Bigas, 2019

Acrylic on canvas, 21 ½  x  27½  

Opening Bid: Php 35,000 


This painting depicts the process of winnowing (pagtatahip) to separate the rice grains from the chaff.  The farmer holds a large winnowing basket with the mixture of rice and chaff in it, shakes it, and tosses the mixture of rice and chaff into the air, letting the wind blow away the lighter husks, while the heavier grains fall back into the basket. The painting captures the motion and skill of the farmer, as well as the contrast between the golden rice and the blue sky. The painting is a tribute to the ancient and traditional method of winnowing rice, which is now considered an art. 

The Peace Process, 2019

Acrylic on canvas, 24 x 30 

Opening Bid: Php 30,000 


This painting reflects one of the social advocacies of the artist who believes that building a nation can be done through peaceful and meaningful changes. As one of the framers of the 1987 Constitution, she includes a frame of the 1987 Constitution with provisions aimed at addressing the root causes and drivers of conflict and fostering inclusive and participatory governance, human rights, and social justice. 

Inang Bayan, 2019

Acrylic on canvas, 20 x 24 

Opening Bid: Php  32,000 


The painting is a powerful expression of the artist’s reflection on the sorrow and pain that the country is going through from the perspective of a mother’s nurturing and enduring love for her child. Her tears reflect the suffering and loss that the country is experiencing due to unnecessary killings, violence, oppression, or injustice. The painting also conveys a sense of empathy and solidarity with the people who share the same fate as the mother.  


The painting hopes to evoke a sense of patriotism, loyalty, and resilience among the viewers, as the mother’s tears can also signify her strength and determination to overcome the challenges and heal the wounds of the nation. 

Mother and Child (Ifugao Rice Terraces), 2018

Acrylic on canvas, 21½ x 27½  

Opening Bid: P34,000 


The painting is a beautiful portrayal of motherhood, culture, and nature that are intertwined in the Ifugao community. It is a tribute to the resilience and creativity of the Ifugao people, who have preserved their traditions and their terraces for generations. 

Kariton ni Tomas, 2016

Acrylic on canvas, 18 x 24 

Opening Bid: Php  27,000 


The painting depicts a stark contrast between the rich and the poor in a modern city. The boy and his sister are ragpickers, who collect and sell waste materials for a living. The cart is not only their source of income but may also be their shelter and their bed. The background shows a towering skyscraper, a symbol of the economic growth and development that has left behind the poor and marginalized. It is also a reminder of the inequality and injustice that pervades Filipino society. 

Tree of Life, 2017

Acrylic on canvas,  16 x 20 

Opening Bid: Php  27,000 


The painting is a beautiful expression of the diversity and unity of life, in harmony with nature. The branches, leaves, and flowers, despite their wide spread, remain connected as they stem from one trunk. The dark pink and red colors evoke a feeling of gratitude and respect for the tree, for providing life and sustenance to all creatures. The painting invites the viewers to appreciate and respect the tree of life and to recognize their own connection to it. 

Christmas in Tawi-Tawi, 2017

Acrylic on canvas, 20 x 15½ 

Opening Bid: Php 20,000 


The painting depicts the festive spirit and cultural diversity of Tawi-Tawi, a province in the southernmost part of the Philippines. The big Christmas lantern at the upper center of the frame symbolizes the Christian minority in the predominantly Muslim region, that celebrates the holiday season in their own simple way. The cluster of houses belongs to the Sama people, the indigenous inhabitants of the province, who prefer to live on stilt houses close to the shores, along the coastlines and islands. The bluish-white color that seems to appear behind the mountain horizon suggests the dawn of a new day, a hopeful sign for the future of Tawi-Tawi, which is the seaweed capital of the Philippines.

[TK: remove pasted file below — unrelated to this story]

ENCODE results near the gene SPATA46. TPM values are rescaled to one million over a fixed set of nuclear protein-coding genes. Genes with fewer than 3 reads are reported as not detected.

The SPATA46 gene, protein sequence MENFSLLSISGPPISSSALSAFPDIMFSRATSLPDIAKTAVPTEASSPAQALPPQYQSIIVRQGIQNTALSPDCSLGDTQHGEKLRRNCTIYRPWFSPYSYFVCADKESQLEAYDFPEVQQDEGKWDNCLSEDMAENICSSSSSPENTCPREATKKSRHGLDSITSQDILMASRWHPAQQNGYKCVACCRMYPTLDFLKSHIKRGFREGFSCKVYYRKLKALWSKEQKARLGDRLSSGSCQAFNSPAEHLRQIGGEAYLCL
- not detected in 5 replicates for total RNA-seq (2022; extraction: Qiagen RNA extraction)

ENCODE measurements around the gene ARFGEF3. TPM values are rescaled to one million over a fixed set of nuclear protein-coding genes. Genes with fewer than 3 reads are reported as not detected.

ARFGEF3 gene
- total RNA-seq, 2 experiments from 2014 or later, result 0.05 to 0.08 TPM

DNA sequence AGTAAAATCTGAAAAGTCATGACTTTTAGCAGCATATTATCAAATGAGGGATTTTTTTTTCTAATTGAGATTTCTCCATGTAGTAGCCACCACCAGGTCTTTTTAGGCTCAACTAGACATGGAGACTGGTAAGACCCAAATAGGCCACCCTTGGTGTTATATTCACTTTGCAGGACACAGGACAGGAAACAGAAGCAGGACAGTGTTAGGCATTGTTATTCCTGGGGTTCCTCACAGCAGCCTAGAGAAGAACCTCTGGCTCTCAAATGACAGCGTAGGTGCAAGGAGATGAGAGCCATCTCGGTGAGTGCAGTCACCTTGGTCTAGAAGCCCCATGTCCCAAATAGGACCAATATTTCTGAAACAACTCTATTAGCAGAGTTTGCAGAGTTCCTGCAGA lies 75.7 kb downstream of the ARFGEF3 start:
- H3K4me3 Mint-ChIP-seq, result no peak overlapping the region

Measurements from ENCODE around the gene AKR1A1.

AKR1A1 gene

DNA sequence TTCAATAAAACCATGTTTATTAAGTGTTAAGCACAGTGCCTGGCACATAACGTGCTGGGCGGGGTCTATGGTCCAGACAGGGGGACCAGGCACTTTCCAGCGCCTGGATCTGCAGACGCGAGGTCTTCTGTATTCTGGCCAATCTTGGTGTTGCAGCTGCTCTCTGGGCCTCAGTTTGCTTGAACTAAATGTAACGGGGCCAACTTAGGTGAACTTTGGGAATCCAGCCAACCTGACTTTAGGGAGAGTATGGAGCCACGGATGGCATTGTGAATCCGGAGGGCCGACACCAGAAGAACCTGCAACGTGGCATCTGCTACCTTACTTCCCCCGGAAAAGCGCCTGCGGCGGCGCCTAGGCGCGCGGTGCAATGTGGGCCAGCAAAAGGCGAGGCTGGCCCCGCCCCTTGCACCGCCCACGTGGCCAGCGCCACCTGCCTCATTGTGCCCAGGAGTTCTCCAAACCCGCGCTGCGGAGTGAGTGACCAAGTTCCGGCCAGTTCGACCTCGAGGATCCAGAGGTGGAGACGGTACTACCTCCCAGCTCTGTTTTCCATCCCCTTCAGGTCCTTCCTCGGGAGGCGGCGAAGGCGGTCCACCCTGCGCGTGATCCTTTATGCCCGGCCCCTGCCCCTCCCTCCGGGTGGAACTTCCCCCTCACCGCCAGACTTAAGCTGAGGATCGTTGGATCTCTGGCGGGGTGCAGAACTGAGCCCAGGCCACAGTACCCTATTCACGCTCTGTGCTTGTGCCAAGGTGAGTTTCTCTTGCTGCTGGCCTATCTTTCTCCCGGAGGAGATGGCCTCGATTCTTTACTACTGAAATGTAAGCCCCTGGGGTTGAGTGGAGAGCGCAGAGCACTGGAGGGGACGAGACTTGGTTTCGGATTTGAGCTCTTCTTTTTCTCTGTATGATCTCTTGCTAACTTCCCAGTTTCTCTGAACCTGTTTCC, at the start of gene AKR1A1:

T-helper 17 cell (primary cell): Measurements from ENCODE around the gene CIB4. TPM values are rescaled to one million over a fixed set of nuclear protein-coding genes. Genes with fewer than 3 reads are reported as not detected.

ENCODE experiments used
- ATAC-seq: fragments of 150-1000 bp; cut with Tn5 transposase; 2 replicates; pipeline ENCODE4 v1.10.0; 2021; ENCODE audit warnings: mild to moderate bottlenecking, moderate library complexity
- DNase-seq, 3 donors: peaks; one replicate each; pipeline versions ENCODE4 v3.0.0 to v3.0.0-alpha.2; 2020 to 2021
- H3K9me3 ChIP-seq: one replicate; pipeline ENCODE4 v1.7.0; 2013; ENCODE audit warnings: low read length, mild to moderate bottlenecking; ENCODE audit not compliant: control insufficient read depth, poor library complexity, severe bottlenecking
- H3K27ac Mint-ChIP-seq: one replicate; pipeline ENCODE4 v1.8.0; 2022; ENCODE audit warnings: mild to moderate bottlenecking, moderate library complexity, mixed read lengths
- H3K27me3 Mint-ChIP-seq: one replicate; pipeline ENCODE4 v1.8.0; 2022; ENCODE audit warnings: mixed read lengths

Media Freedom, 2016

Acrylic on canvas, 14 x 18 

Opening Bid: Php 22,000 


The painting is a striking and provocative illustration of the censorship and repression that the press faces in many parts of the world. The woman represents the journalists and media workers who are silenced, threatened, and persecuted for their work. The painting challenges the viewer to reflect on the importance and value of freedom of the press, which is essential for democracy, accountability, and human dignity. 

Pinakbet, 2016

Acrylic on canvas, 12 x 11½ 

Opening Bid: Php 10,000 


The painting is a tribute to Ilocano farmers and the gastronomic heritage of the Ilocanos. It is a beautiful representation of Filipino culinary heritage, which reflects the diversity and creativity of the people. It also conveys a sense of nostalgia and pride for the traditional way of cooking, using a clay pot (palayok) and an earthenware stove (kalan), which has been passed down from generation to generation. 

See No Evil, Hear No Evil, Speak No Evil, 2019

Acrylic on canvas, 24½ x18 

Opening Bid:  20,000 


The painting is a visual commentary on the disillusionment and frustration that the artist feels about the lack of democracy and accountability in the political system. The painting shows a Voter’s Counting Machine, which is supposed to be a device that accurately and transparently counts the votes cast by the citizens. However, the painting suggests that the machine is rigged, manipulated, or corrupted by some powerful interests as it shows three people who are blindfolded, deafened, and silenced, thus unable to see, hear, or speak the truth about the voting process.  


It challenges the viewer to question and confront the reality and validity of their voting rights and responsibilities. The painting is a provocative and bold statement about the need for reform and change in the electoral system. 

Sampaguita Girl, 2016

Acrylic on canvas, 19½ x 24  

Opening Bid:  Php 32,000 


The painting portrays a poignant and realistic scene of poverty and hardship in the poor communities in the Philippines, particularly among children. The girl is a sampaguita vendor, who makes and sells leis or garlands of the fragrant white flowers, the national flower of the country. The painting shows her standing behind a rail blockade, which suggests that she is not allowed or able to cross to the other side, where there might be more customers or opportunities. She looks young and innocent, but also weary and hopeless. Her eyes are sad and empty, as if she has lost her dreams and aspirations. The painting captures the contrast between the beauty and sweetness of the sampaguita flowers and the harshness and bitterness of the girl’s life.